23 September 2013, Dar es Salaam – Tanzania’s oil and gas sector should be dominated by Tanzania Petroleum Development Corporation (TPDC) in future hence the government should lay down clear strategies for such eventuality, the government has been told.
Chairman of Chief Executive Officers Roundtable, Ali Mufuriki said while it is true that Minister for Energy and Minerals, Professor Sospeter Muhongo’s argument that there are no Tanzanian companies or individuals who can invest billions in exploration business, TPDC should be in a position to dominate the subsector in future.
Addressing delegates to Economic and Social Research Foundation (ESRF) annual conference on Friday in Dar es Salaam, Mr Mufuruki who is also Infotech Technologies Executive Chairman, argued that the government should borrow a leaf from Norway and Malaysia where Stateoil and Petronas are dominating their countries’ oil and gas subsector other than foreign companies.
“It is true that empowerment will not come by allocating oil and gas exploration blocks to Tanzanians who have capital not technology to do so but it is important to make sure that TPDC has a bigger stake in this sector,” said Mufuruki who was a panelist during a plenary conference.
He said Malaysia’s PETRONAS and Norway’s Stateoil were strategically positioned by their governments to play a key role in their countries oil and gas subsector which has seen foreign domination gradually end.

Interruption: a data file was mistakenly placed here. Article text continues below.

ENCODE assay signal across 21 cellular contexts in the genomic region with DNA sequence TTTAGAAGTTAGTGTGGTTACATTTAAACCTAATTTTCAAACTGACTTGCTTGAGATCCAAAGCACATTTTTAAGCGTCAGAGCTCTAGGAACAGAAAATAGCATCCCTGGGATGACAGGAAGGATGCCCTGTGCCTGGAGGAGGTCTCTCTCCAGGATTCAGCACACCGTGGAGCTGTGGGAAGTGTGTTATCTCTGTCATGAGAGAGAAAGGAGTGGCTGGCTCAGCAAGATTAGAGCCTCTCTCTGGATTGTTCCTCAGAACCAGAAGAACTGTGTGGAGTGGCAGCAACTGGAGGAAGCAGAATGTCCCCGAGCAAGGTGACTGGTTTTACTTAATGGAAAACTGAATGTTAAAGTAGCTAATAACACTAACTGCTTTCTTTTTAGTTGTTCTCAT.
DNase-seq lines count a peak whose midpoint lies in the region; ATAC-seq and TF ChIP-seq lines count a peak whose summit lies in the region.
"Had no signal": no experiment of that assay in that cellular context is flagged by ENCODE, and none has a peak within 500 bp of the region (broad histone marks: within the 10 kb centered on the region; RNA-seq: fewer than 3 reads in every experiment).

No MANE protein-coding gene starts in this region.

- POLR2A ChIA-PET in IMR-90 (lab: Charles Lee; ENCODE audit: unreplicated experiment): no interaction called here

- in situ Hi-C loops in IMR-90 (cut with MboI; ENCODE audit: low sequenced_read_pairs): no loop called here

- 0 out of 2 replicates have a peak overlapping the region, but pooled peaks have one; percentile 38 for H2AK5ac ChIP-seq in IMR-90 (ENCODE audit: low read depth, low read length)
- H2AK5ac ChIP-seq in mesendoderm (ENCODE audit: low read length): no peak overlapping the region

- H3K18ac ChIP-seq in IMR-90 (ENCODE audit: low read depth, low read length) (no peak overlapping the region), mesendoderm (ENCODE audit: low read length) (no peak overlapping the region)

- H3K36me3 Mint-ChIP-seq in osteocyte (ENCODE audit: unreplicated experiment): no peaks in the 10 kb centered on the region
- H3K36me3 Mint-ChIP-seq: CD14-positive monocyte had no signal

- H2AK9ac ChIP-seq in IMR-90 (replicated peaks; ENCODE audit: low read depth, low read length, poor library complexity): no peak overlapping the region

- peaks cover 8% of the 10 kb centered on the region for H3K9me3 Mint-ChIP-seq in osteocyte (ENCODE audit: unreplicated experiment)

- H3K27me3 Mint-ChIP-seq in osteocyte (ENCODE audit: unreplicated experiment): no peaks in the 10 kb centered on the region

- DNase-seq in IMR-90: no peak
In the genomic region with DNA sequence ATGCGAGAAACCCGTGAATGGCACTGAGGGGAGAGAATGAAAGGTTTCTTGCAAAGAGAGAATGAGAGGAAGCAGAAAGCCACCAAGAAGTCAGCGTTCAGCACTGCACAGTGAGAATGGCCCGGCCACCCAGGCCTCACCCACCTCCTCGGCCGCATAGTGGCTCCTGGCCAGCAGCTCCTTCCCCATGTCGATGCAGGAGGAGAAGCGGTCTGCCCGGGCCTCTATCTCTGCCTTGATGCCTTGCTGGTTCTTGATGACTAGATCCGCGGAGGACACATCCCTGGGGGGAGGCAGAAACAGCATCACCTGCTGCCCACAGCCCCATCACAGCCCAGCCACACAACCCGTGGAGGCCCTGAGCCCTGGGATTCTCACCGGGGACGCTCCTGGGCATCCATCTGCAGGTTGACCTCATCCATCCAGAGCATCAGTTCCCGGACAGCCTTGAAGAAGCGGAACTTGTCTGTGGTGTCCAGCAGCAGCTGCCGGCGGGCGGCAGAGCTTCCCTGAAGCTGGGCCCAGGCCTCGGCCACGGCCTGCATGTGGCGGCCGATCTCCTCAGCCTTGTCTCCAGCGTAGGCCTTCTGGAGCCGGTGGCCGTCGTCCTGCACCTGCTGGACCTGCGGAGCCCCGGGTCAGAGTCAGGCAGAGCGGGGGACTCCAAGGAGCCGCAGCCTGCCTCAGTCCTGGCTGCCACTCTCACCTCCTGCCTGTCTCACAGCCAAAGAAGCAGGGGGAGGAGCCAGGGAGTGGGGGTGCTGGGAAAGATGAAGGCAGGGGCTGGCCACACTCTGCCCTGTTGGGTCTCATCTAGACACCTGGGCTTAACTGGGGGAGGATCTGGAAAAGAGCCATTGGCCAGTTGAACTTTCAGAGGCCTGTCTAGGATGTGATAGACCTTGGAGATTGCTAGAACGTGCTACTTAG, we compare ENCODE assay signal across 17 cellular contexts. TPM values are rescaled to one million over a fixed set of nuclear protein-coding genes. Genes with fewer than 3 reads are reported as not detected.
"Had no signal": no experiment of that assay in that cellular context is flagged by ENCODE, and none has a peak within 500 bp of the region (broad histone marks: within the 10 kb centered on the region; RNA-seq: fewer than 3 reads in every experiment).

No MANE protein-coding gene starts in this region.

“Now what is not clear to us is whether we have a clear direction for TPDC to become Petronas in future,” he pointed out as Norwegian Ambassador to Tanzania, Ingunn Klepsvik revealed that in her country Americans (US), French and British dominated their oil and gas subsector during initial years of exploration and extraction.
Formed in August 1974, Petronas is currently a fully integrated oil and gas corporation ranked among the FORTUNE Global 500® largest corporations in the world while Statoil which was established in 1960s, is one of the world’s largest suppliers of oil and gas.
Ambassador Klepsvik said Norway which discovered oil and gas in 1969 and started commercial production in 1971, had a clear policy and regulation regarding Stateoil’s important role in the subsector.
“The state’s involvement in the sector was very high from the beginning and today there has always been a discussion whether Norway should have such a dominant state company in oil and gas industry,” she said. It took the Scandinavian country between 10-15 years to end foreign domination of the subsector, she noted.
In his keynote speech, Professor Muhongo said the government has already positioned TPDC to play an important role in the country’s oil and gas subsector by owning stakes in all exploration projects being undertaken by foreign companies.
Dismissing calls from the private sector to suspend plans to start the process of allocating more exploration blocks next October, Professor Muhongo said TPDC has also been allocated two blocks for future exploration but also manpower training of locals in the field both in the country and abroad is going on.
– Tanzania Daily News